Self Compassion, not Self-Esteem, Enhances Performance

Juliana Breines

Juliana Breines

Self-compassion –  treating one’s own suffering with the same support and compassion offered to others – is more important than self-esteem in developing skill and performance, found University of California, Berkeley’s Juliana Breines and Serena Chen.

Self-compassion enables people to accept their mistakes, failures, shortcomings with kindness.
In addition, self-compassion enables awareness of painful thoughts and feelings with equanimity.
This approach is optimized when accompanied by accepting responsibility for unsuccessful performance outcomes, and using the information to non-punitively improve performance, they noted.

Serena Chen

Volunteers considered an actual personal setback or failure with self-compassion or self-esteem-enhancing perspective (considering one’s positive qualities and accomplishments).
Participants who practiced a self-compassionate perspective tended to view personal shortcomings as changeable, and felt more motivated to improve performance by avoiding the same mistake in the future.

Another task induced failure, then provided an opportunity to improve performance in a later trial.
Volunteers who viewed their initial test failure with self-compassion devoted 25 per cent more time to preparing for future trials, and scored higher on the second test than those who focused on bolstering their self-esteem.

Breines and Chen suggested that self-compassion can enhance performance because it enables more dispassionate assessment of actions, abilities, and opportunities for future improvement.
Self-esteem-bolstering thoughts may narrow focus to consider only positive characteristics while overlooking opportunities for improvement.

Kristin Neff

Kristin Neff

Self-compassion measures were related to positive personality characteristics outlined in Robert McCrae and Paul Costa’s five factor model of personality known by the acronym OCEAN:

Robert McCrae

Robert McCrae

  • Openness (inventive/curious vs. consistent/cautious)
  • Conscientiousness (efficient/organized vs. easy-going/careless)
  • Extraversion (outgoing/energetic vs. solitary/reserved)
  • Agreeableness (friendly/compassionate vs. cold/unkind)
  • Neuroticism (sensitive/nervous vs. secure/confident)
    in a study by Kristin Neff and Stephanie Rude of University of Texas, and Kristin Kirkpatrick of Eastern Kentucky University.
Paul Costa

Paul Costa

Neff’s team found that higher levels of personal well-being, optimism, initiative, conscientiousness, curiosity, happiness associated were associated with self-compassion.
In addition, higher self-compassion was related to lower anxiety and depression.

However “priming” participants to think of an important person in their lives was associated with more negative self-evaluations, self-criticism, and negative moods in research by Mark Baldwin of McGill University,

Mark Baldwin

Mark Baldwin

Research on evoked self-compassion and its negative partner, self-criticism, suggests that compassionate self-appraisals enable people to perform better and experience more positive moods than self-critical evaluations.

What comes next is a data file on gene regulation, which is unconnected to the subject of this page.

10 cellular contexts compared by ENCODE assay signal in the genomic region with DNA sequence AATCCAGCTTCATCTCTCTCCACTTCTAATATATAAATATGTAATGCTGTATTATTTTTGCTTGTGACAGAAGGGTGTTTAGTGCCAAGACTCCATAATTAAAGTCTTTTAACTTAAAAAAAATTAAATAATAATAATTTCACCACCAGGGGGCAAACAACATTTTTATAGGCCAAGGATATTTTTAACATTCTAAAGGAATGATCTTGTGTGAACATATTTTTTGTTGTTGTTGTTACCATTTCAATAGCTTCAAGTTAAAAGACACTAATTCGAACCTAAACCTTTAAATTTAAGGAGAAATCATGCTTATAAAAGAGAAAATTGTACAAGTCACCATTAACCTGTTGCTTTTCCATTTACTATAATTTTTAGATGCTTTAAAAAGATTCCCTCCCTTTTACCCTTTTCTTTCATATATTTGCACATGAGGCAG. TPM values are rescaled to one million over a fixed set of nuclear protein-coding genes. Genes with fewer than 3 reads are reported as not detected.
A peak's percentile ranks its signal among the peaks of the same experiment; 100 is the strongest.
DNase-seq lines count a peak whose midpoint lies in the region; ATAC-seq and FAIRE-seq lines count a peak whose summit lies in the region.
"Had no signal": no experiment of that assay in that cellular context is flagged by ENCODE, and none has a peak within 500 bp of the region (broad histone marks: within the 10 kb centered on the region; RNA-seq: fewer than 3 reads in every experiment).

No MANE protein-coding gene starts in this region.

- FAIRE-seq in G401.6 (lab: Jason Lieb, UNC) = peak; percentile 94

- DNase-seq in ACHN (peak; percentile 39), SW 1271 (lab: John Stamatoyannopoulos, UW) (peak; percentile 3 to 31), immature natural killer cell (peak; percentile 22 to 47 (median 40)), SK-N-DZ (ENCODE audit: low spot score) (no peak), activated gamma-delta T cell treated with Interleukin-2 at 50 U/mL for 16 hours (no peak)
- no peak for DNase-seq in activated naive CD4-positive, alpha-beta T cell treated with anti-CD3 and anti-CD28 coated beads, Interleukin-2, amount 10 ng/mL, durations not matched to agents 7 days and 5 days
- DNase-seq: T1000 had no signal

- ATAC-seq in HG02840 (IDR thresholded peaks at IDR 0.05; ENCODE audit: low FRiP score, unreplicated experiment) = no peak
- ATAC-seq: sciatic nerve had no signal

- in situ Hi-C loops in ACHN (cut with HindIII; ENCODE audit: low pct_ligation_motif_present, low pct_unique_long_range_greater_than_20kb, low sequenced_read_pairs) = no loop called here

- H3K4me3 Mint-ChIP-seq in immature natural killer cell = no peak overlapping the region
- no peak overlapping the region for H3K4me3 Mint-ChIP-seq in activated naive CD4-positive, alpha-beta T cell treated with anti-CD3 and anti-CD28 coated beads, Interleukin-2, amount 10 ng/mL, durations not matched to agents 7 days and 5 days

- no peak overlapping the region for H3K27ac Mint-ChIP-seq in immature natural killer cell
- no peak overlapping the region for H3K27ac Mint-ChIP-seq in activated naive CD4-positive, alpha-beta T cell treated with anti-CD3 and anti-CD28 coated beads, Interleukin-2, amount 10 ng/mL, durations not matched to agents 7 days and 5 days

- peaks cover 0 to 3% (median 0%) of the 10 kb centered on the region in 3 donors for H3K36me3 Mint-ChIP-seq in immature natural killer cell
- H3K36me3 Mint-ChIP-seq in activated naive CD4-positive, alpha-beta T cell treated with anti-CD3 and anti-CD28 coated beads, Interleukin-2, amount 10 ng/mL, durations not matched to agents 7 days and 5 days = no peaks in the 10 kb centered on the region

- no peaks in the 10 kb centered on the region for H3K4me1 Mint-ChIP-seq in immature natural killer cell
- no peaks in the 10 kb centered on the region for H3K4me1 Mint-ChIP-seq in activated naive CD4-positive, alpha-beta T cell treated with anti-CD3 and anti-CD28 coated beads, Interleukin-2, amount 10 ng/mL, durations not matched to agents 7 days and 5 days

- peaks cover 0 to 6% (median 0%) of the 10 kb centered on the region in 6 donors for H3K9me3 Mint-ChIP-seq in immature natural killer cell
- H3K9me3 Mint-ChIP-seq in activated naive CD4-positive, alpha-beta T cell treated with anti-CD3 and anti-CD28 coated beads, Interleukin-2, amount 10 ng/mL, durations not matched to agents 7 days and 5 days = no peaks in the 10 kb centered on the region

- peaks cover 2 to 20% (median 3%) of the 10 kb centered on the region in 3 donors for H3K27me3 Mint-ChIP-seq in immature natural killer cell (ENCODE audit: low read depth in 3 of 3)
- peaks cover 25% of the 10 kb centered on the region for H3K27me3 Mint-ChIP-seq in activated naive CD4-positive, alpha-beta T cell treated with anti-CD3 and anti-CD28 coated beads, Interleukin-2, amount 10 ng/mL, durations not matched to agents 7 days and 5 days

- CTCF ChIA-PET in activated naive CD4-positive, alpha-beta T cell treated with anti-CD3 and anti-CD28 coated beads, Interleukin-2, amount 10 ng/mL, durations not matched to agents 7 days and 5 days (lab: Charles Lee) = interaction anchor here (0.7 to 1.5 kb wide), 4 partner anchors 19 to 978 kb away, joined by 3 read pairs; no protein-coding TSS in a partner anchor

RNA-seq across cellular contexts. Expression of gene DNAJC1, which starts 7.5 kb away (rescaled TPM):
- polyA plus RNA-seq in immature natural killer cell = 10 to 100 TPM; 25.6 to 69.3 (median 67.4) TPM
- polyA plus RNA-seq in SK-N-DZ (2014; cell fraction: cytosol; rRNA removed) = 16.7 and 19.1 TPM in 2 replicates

-*How have you applied self-compassion to improve performance?

Related Post
Working toward Goals with “Implementation Intentions”

Twitter:   @kathrynwelds
Google+
Facebook

©Kathryn Welds

Advertisements

11 thoughts on “Self Compassion, not Self-Esteem, Enhances Performance

  1. Pingback: Steps to enhance self-esteem and nurture yourselfSuccess with Life Coaching

  2. Pingback: Self-compassion… | Wholeheartedness

  3. Pingback: Compassion for the Self-Critic | Health & Wellbeing Coaching with Edgar Danmer

  4. Pingback: Compassion Training Surpasses Empathy Training to Reduce Stress | Kathryn Welds | Curated Research and Commentary

  5. Pingback: “Grit” Rivals IQ and EQ to Achieve Goals | Kathryn Welds | Curated Research and Commentary

  6. Pingback: How Accurate are Personality Judgments Based on Physical Appearance? | Kathryn Welds | Curated Research and Commentary

  7. Pingback: Gender Differences in Emotional Expression: Smiling | Kathryn Welds | Curated Research and Commentary

  8. Pingback: Want to Remember Something You Read? Skip the Underlining – Exploding Learning Technique Myths | Kathryn Welds | Curated Research and Commentary

  9. Pingback: Introversion and Extraversion Starts with Your Genes and Shows in Your Brain | Kathryn Welds | Curated Research and Commentary

  10. Pingback: Self-Stereotypes Still Limit Women’s Performance | Kathryn Welds | Curated Research and Commentary

  11. Pingback: Paradox of Potential: May be More Appealing than Achievement in Job Search | Kathryn Welds | Curated Research and Commentary

Leave a Reply

Fill in your details below or click an icon to log in:

WordPress.com Logo

You are commenting using your WordPress.com account. Log Out / Change )

Twitter picture

You are commenting using your Twitter account. Log Out / Change )

Facebook photo

You are commenting using your Facebook account. Log Out / Change )

Google+ photo

You are commenting using your Google+ account. Log Out / Change )

Connecting to %s